Friday, July 16, 2010

The Aesthetics of Tattoos

There's something that bothers me about a lot of the tattoos I see. Not all of them, by any means, but a lot.

I should probably start by pointing out that I'm not opposed to tattoos per se. Also, the choice of tattoos is a very personal thing - I get that. But even granting all that, I still think a lot of people are overlooking some very basic aesthetic considerations when they decide to get tattoos.

Tattoos are a type of visual art, and visual art consists of two basic elements: the image, and the medium. A sequence of abstract shapes is not the same as a picture of a fox; that's the image. Similarly, a picture of a fox rendered in charcoal on drawing paper creates a very different effect from a picture of a fox done in acrylic paint on a concrete wall; the medium makes a difference.

And the human body is a very odd medium. It's three-dimensional, for one thing, and composed almost entirely of curves. Plus, it moves - it changes its position, causing its surfaces to stretch, retract, or even bunch up. That's a very interesting medium on which to impose an image. It offers a lot of possibilities for using the medium to play up the image (or enhance it: "When her muscles start relaxin' / Up the hill comes Andrew Jackson"); it offers a lot of possibilities for using an image to play up the shape of the body.

To be fair, there are plenty of tattoos that do take advantage of those possibilities. Those are the sorts of tattoos that I usually like.

And then there's the other sort of tattoo: the kind where someone has decided that their ankle would be radically improved by having an image of Sixgun Sam (or Tweety Bird or a fearsome black panther) wrapped around it. Never mind that the shape of the ankle makes it impossible to see the whole image at once, and gives it a three-dimensional element that's entirely at odds with the sense of depth implied by the two-dimensional image. Those are the sorts of tattoos I dislike. I understand that they're usually filled with symbolic importance for the person who got them, but they just look misplaced.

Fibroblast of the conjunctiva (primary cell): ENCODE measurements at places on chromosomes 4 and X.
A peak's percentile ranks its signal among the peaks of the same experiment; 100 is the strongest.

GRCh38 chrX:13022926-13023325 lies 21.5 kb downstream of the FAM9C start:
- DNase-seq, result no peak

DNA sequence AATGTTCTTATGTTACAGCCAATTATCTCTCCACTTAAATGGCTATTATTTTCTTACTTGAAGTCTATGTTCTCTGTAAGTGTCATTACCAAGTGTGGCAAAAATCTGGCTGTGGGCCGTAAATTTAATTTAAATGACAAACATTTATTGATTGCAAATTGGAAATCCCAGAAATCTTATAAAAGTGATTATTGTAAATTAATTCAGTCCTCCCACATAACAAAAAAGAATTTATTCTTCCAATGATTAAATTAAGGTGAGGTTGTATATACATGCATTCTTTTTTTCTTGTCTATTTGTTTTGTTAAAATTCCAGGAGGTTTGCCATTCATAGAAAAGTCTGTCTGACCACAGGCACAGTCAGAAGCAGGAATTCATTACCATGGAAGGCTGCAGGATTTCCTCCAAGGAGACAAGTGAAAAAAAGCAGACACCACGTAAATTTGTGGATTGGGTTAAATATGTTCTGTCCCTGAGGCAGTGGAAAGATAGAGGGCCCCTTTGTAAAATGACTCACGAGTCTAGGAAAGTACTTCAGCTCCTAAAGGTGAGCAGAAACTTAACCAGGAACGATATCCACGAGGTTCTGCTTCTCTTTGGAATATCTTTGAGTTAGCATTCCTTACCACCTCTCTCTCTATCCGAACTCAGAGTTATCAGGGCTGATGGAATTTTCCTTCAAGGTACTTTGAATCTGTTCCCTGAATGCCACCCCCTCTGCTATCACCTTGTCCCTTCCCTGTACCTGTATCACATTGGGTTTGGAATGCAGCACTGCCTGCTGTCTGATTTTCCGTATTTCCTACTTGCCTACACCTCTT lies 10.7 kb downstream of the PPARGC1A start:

C'mon, folks. This is basic art theory: the medium and the message. Make 'em work together.


  1. The message of every tattoo: "I'm boring, but maybe this will help."

  2. That's why I like words/quotes better than pictures. If I wanted to see a picture of Tweety Bird, I'd watch the cartoon. But everyone is different, and I think that's all a tattoo is supposed to do: highlight something that makes you you.

    For me, my tattoo was a form of self expression; a way to visualize an aspect of my life philosophy/personality I think is important. It's a way to bring what's inside to the outside. In everyday life, yep, I'm pretty boring, but I have one of the least boring personalities I know. So take it as you will. :)


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